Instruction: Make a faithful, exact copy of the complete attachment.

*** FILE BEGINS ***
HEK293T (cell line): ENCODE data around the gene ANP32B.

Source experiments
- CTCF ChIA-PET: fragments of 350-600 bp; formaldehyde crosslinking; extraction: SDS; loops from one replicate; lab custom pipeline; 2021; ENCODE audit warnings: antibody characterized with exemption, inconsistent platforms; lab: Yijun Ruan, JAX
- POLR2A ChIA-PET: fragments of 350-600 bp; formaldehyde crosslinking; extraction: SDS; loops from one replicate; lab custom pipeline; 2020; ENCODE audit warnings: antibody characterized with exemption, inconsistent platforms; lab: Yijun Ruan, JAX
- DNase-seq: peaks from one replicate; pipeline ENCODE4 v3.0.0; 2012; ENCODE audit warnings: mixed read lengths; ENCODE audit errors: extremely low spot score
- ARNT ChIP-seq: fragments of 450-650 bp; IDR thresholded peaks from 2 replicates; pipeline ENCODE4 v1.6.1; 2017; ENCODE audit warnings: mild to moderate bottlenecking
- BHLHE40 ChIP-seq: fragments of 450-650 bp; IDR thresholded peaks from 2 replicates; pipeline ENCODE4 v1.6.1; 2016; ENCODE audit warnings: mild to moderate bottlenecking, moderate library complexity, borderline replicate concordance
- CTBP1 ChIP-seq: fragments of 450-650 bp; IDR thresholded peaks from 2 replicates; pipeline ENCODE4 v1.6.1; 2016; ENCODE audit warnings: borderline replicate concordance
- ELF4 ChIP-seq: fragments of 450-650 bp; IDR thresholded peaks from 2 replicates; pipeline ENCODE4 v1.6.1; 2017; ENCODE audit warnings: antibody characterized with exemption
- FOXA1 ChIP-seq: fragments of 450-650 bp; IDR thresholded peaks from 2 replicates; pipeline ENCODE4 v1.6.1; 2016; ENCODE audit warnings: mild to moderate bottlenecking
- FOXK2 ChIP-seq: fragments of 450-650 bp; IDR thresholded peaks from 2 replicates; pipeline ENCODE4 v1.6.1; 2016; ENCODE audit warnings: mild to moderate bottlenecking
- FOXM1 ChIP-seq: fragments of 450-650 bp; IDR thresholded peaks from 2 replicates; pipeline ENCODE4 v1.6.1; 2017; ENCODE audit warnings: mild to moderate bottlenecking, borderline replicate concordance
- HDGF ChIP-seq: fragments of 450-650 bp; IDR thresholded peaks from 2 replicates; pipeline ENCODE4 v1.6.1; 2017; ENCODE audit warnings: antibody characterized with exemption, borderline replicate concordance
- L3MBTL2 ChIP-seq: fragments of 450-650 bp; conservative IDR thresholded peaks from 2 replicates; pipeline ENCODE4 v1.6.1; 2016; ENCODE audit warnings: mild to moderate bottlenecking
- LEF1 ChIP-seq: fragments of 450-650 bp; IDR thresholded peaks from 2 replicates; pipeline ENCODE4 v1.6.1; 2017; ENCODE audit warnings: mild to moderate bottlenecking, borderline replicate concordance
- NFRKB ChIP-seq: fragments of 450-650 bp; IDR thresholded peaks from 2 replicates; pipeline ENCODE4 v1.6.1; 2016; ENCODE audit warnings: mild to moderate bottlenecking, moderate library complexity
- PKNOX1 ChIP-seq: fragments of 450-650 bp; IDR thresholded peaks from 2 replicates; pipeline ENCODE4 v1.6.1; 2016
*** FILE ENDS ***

HEK293T (cell line): ENCODE data around the gene ANP32B.

Source experiments
- CTCF ChIA-PET: fragments of 350-600 bp; formaldehyde crosslinking; extraction: SDS; loops from one replicate; lab custom pipeline; 2021; ENCODE audit warnings: antibody characterized with exemption, inconsistent platforms; lab: Yijun Ruan, JAX
- POLR2A ChIA-PET: fragments of 350-600 bp; formaldehyde crosslinking; extraction: SDS; loops from one replicate; lab custom pipeline; 2020; ENCODE audit warnings: antibody characterized with exemption, inconsistent platforms; lab: Yijun Ruan, JAX
- DNase-seq: peaks from one replicate; pipeline ENCODE4 v3.0.0; 2012; ENCODE audit warnings: mixed read lengths; ENCODE audit errors: extremely low spot score
- ARNT ChIP-seq: fragments of 450-650 bp; IDR thresholded peaks from 2 replicates; pipeline ENCODE4 v1.6.1; 2017; ENCODE audit warnings: mild to moderate bottlenecking
- BHLHE40 ChIP-seq: fragments of 450-650 bp; IDR thresholded peaks from 2 replicates; pipeline ENCODE4 v1.6.1; 2016; ENCODE audit warnings: mild to moderate bottlenecking, moderate library complexity, borderline replicate concordance
- CTBP1 ChIP-seq: fragments of 450-650 bp; IDR thresholded peaks from 2 replicates; pipeline ENCODE4 v1.6.1; 2016; ENCODE audit warnings: borderline replicate concordance
- ELF4 ChIP-seq: fragments of 450-650 bp; IDR thresholded peaks from 2 replicates; pipeline ENCODE4 v1.6.1; 2017; ENCODE audit warnings: antibody characterized with exemption
- FOXA1 ChIP-seq: fragments of 450-650 bp; IDR thresholded peaks from 2 replicates; pipeline ENCODE4 v1.6.1; 2016; ENCODE audit warnings: mild to moderate bottlenecking
- FOXK2 ChIP-seq: fragments of 450-650 bp; IDR thresholded peaks from 2 replicates; pipeline ENCODE4 v1.6.1; 2016; ENCODE audit warnings: mild to moderate bottlenecking
- FOXM1 ChIP-seq: fragments of 450-650 bp; IDR thresholded peaks from 2 replicates; pipeline ENCODE4 v1.6.1; 2017; ENCODE audit warnings: mild to moderate bottlenecking, borderline replicate concordance
- HDGF ChIP-seq: fragments of 450-650 bp; IDR thresholded peaks from 2 replicates; pipeline ENCODE4 v1.6.1; 2017; ENCODE audit warnings: antibody characterized with exemption, borderline replicate concordance
- L3MBTL2 ChIP-seq: fragments of 450-650 bp; conservative IDR thresholded peaks from 2 replicates; pipeline ENCODE4 v1.6.1; 2016; ENCODE audit warnings: mild to moderate bottlenecking
- LEF1 ChIP-seq: fragments of 450-650 bp; IDR thresholded peaks from 2 replicates; pipeline ENCODE4 v1.6.1; 2017; ENCODE audit warnings: mild to moderate bottlenecking, borderline replicate concordance
- NFRKB ChIP-seq: fragments of 450-650 bp; IDR thresholded peaks from 2 replicates; pipeline ENCODE4 v1.6.1; 2016; ENCODE audit warnings: mild to moderate bottlenecking, moderate library complexity
- PKNOX1 ChIP-seq: fragments of 450-650 bp; IDR thresholded peaks from 2 replicates; pipeline ENCODE4 v1.6.1; 2016